4. Laura tiptoed across the wide floor, and softly opened one door. There was a small room, with a bedstead in it. This room had a window, too.

  5. Softly, Laura opened the middle door. She was surprised. Steeply up in front of her went a stair, just the width of the door. She looked up and saw the underside of a slanting roof high overhead. She went up a few steps, and a big attic opened out on both sides of the stairs.

  6. That made three rooms already, and still there was another door. Laura thought that there must have been a great many surveyors to need so much space. This would be by far the largest house she had ever lived in.

  7. She opened the third door. A squeal of excitement came out of her mouth and startled the listening house. There before her eyes was a little store. All up the walls of that small room were shelves, and on the shelves were dishes, and pans and pots, and boxes, and cans. All around under the shelves stood barrels and boxes.

  8. All day long, except when he went through the storm to do the chores, Pa was twisting more sticks of hay in the lean-to.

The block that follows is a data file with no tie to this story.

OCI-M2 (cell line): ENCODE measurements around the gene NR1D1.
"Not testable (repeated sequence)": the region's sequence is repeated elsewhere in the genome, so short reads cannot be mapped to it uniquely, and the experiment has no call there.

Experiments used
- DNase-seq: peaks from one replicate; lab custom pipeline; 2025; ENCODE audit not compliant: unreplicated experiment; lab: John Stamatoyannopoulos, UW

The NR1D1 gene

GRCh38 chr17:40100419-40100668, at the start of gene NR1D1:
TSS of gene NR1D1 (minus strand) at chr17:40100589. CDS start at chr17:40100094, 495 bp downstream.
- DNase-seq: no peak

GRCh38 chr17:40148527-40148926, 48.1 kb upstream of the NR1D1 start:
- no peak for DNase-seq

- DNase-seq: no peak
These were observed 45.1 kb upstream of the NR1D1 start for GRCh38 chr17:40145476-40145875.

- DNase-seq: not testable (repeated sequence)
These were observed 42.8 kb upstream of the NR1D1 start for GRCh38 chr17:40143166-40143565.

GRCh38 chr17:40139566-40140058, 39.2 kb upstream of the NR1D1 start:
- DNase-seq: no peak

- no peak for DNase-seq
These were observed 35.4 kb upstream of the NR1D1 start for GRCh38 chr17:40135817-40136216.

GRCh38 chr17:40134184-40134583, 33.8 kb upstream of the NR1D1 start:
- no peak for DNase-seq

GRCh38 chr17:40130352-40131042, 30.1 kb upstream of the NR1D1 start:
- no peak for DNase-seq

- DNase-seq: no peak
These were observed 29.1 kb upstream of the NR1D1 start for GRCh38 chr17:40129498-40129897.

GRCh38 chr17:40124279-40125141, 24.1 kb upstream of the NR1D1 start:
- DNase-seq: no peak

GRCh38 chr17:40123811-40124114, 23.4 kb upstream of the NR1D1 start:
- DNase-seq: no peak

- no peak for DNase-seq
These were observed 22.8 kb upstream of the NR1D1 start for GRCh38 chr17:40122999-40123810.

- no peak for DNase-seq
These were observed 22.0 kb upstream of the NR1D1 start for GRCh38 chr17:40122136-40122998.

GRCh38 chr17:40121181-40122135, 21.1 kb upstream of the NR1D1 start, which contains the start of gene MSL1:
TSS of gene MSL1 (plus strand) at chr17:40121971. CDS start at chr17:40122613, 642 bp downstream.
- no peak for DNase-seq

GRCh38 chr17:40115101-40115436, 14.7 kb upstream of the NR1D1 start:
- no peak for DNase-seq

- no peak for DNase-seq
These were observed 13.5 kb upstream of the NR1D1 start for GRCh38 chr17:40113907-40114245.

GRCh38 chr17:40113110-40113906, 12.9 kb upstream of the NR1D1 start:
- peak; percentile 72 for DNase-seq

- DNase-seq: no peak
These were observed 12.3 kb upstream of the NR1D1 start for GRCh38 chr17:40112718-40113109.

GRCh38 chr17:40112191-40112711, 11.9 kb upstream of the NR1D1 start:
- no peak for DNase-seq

9. Laura picked up all the hay her hands could hold and shook the snow from it. Then, watching Pa, she followed his motions in twisting the hay. First he twisted the long strand as far as his two hands could do it. Then he put the right-hand end of it under his left elbow and held it there, tight against his side, so that it could not untwist.

  10. Laura’s stick of hay was uneven and raggedy, not smooth and hard like Pa’s. But Pa told her that it was well done for the first one; she would do better next time.

  11. She put the button in the center of the square of calico. She drew the cloth together over the button and wound a thread tightly around it and twisted the corners of calico straight upward in a tapering bunch. Then she rubbed a little axle grease up the calico and set the button into the axle grease in the saucer.